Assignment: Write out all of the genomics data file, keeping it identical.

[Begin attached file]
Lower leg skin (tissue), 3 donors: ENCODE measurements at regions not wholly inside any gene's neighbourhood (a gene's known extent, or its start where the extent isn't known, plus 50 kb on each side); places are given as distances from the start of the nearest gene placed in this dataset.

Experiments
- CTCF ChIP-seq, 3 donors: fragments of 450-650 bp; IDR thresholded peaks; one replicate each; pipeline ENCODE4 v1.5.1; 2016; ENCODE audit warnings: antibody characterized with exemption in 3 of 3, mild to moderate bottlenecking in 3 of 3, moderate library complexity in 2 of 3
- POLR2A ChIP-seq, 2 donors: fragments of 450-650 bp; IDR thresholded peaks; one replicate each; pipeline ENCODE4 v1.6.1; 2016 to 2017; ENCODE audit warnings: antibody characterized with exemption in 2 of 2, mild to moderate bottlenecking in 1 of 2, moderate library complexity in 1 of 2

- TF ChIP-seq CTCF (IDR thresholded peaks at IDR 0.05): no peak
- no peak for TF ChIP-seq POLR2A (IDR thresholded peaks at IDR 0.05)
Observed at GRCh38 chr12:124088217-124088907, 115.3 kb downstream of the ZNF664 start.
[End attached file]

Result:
Lower leg skin (tissue), 3 donors: ENCODE measurements at regions not wholly inside any gene's neighbourhood (a gene's known extent, or its start where the extent isn't known, plus 50 kb on each side); places are given as distances from the start of the nearest gene placed in this dataset.

Experiments
- CTCF ChIP-seq, 3 donors: fragments of 450-650 bp; IDR thresholded peaks; one replicate each; pipeline ENCODE4 v1.5.1; 2016; ENCODE audit warnings: antibody characterized with exemption in 3 of 3, mild to moderate bottlenecking in 3 of 3, moderate library complexity in 2 of 3
- POLR2A ChIP-seq, 2 donors: fragments of 450-650 bp; IDR thresholded peaks; one replicate each; pipeline ENCODE4 v1.6.1; 2016 to 2017; ENCODE audit warnings: antibody characterized with exemption in 2 of 2, mild to moderate bottlenecking in 1 of 2, moderate library complexity in 1 of 2

- TF ChIP-seq CTCF (IDR thresholded peaks at IDR 0.05): no peak
- no peak for TF ChIP-seq POLR2A (IDR thresholded peaks at IDR 0.05)
Observed at GRCh38 chr12:124088217-124088907, 115.3 kb downstream of the ZNF664 start.